Tarek El-Ariss, Leaks, Hacks, and Scandals: Arab Culture in the Digital Age. Princeton, N.J.: Princeton University Press, 2019. 217 pp.
Review by Joel Gordon
Leaks, Hacks and Scandals is a bold effort to redefine Arab literary and cultural studies in the contexts of social media and the digital information age. The world of lettered cultural production, asserts Tarek El-Ariss, has been upended, or at least “recoded.” The classic print novel has not vanished, but it has been refashioned, and it has competitors. And authors are besieged by lawsuits from “disgruntled readers” and facing a world of cultural “decentralization” (p. 6) with the increasing shift of literary prizes to the Gulf (not unlike the cinema world, reminiscent to me of earlier critiques of conservative takeovers).
Under El-Ariss’s gaze, Julian Assange and Chelsea Manning warrant as much theoretical import as Barthes or Derrida. His story starts in 2006, “a watershed year that marked the advent of a constellation involving political developments, digital activism and new writing practices both in the Arab world and beyond” (p. 17). This was also the birth year of Wikileaks, the Encyclopédie of the new Enlightenment, and the upload onto YouTube of the first video from an Egyptian torture chamber by Wael Abbas. These dissident actions, El-Ariss asserts, referencing Slovenian philosopher Slavoj Žižek, fundamentally redefined the meaning of “knowledge” as the validation, via “concrete data” of what we already “presume to be true” (p. 19).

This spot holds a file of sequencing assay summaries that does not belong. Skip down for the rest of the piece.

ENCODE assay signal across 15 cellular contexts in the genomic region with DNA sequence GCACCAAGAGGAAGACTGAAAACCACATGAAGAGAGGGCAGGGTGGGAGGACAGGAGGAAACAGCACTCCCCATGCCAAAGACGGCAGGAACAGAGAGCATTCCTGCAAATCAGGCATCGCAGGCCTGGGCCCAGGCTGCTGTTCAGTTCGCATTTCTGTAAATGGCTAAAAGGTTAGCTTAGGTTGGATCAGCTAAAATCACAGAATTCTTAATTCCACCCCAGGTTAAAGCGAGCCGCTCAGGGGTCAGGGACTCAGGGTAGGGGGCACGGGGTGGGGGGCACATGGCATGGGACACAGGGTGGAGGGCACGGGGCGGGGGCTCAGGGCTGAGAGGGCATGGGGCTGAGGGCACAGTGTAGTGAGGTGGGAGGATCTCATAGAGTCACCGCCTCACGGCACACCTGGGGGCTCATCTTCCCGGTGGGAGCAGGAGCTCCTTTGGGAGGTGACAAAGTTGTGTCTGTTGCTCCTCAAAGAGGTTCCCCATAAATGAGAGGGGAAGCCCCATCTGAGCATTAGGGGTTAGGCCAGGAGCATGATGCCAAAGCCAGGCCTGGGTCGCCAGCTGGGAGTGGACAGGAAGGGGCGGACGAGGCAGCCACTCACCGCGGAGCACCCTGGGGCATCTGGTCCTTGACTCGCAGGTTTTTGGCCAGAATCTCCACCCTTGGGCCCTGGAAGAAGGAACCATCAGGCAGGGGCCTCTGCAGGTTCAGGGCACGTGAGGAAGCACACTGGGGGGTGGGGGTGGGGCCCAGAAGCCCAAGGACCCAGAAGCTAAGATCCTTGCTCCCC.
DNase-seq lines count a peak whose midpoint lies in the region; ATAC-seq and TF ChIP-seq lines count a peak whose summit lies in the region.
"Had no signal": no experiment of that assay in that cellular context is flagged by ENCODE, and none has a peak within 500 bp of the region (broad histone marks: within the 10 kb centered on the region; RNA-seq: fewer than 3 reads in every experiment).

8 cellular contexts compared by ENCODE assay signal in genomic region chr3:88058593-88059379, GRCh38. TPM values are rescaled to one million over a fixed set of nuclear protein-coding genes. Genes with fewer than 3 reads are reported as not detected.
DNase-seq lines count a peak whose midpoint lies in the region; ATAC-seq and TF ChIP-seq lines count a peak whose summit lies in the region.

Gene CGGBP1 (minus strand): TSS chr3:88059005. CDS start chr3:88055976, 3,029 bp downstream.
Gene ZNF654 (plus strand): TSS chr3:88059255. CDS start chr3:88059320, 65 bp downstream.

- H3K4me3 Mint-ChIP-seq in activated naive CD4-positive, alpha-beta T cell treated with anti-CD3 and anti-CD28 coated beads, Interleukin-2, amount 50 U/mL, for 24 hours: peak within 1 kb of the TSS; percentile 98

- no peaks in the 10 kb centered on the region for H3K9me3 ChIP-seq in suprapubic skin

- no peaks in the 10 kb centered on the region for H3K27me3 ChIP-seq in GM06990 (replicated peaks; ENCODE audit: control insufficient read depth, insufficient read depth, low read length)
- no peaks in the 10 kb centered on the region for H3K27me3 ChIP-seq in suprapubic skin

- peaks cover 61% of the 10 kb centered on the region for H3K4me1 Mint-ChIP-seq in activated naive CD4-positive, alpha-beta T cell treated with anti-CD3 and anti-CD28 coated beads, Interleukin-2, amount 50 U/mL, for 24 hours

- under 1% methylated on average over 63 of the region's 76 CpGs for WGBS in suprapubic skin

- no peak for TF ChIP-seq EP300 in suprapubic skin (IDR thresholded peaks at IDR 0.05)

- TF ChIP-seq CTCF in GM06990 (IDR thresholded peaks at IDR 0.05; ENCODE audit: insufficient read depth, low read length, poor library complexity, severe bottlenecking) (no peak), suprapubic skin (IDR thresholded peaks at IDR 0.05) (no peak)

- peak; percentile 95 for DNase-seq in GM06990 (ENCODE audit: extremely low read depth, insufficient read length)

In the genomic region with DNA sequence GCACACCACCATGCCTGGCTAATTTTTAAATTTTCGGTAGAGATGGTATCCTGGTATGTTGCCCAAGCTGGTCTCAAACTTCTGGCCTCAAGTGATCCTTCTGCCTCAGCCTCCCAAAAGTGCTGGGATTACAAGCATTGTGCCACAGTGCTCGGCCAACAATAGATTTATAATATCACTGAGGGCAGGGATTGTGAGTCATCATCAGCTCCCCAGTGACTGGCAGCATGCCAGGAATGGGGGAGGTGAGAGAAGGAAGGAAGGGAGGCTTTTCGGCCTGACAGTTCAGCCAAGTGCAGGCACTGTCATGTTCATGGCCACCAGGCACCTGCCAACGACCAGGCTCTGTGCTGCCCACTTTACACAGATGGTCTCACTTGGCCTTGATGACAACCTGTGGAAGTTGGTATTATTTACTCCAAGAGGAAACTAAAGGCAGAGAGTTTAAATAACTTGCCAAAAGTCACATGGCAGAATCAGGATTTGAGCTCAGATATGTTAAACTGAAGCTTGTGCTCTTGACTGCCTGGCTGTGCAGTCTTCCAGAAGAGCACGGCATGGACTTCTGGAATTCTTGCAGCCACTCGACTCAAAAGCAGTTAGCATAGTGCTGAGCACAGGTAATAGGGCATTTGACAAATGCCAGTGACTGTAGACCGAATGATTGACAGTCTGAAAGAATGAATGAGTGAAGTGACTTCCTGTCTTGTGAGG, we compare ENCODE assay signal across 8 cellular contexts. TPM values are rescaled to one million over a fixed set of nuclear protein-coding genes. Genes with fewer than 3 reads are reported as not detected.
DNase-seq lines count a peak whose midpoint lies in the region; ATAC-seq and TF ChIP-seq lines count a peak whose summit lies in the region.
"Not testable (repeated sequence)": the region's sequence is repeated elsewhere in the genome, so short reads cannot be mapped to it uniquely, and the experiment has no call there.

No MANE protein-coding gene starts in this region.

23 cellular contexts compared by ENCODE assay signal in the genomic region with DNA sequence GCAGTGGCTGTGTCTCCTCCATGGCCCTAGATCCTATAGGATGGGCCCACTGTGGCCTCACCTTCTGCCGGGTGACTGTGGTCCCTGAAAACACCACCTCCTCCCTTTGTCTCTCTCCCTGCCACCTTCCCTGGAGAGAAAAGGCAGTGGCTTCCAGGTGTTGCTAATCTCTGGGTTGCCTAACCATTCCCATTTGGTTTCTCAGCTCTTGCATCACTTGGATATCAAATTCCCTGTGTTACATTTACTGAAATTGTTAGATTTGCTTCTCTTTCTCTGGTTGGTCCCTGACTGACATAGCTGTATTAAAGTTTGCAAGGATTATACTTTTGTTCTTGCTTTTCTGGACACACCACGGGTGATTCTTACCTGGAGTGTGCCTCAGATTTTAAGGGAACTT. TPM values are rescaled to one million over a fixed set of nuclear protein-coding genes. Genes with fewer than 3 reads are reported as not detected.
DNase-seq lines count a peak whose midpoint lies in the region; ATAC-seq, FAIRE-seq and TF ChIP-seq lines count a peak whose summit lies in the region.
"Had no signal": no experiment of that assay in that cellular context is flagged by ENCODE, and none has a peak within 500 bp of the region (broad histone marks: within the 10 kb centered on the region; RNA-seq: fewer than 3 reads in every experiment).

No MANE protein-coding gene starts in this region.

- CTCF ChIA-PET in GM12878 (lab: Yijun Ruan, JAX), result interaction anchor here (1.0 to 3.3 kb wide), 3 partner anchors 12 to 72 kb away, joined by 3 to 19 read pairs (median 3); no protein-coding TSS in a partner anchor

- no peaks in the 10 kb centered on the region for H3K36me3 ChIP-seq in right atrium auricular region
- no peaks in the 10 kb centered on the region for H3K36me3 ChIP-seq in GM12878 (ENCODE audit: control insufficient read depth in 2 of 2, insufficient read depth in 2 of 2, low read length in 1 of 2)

Al-Ariss recodes the language of literary criticism to help us comprehend a new literary land/speak scape. He does so by suggesting multiple readings of classical terms––fadh, the public announcement of scandal; ijtihad, the invocation of independent, learned reason; even adab, traditional codes of civility, and its counterpart, the derogatory street slur qalil al-adab, implying that one is ill-mannered, uncultured. As well as evocative renderings of current lingo: leak here entails both the spilling of bodily fluids as well as imparting concrete data, and as a last resort; hacking can be an act of stealing an author’s Twitter identity (faux Salman Rushdie) or an author endeavoring to retranslate a work into English (in the case of Rajaa Alsanea) in order to “sanitize, if not weed out cultural and linguistic specificities” (p. 133). Arabic-English-Cyberspeak is constantly turned on its head. Who are more unmannered, the police thugs or those who record and upload their horrors, creating a scandal by confronting the state with its own “violent and vindictive fiction” (p. 54)?
El-Ariss repeatedly dangles the idea that the digital age has spelled the death knell for the nahda, the Arab Renaissance project, born in the late nineteenth-century print media revolution, still for many the framework for gauging cultural fluorescence––and for bemoaning stagnation or vulgarity (see his 2018 edited volume, The Arab Renaissance: A Bilingual Anthology of the Nahda). What he actually suggests is a new nahda, a potentially revolutionary reinvention of language and its interconnectedness to new technologies and modes of communication and media of broadcast. In this light, his suggestion that we recast Edwards Said as the primordial whistleblower, “hacking and leaking out its [Orientalism’s] manuals and codes and making a scene of its fantasies,” (p. 178) is, like the rest of this work, provocative and ultimately sublime.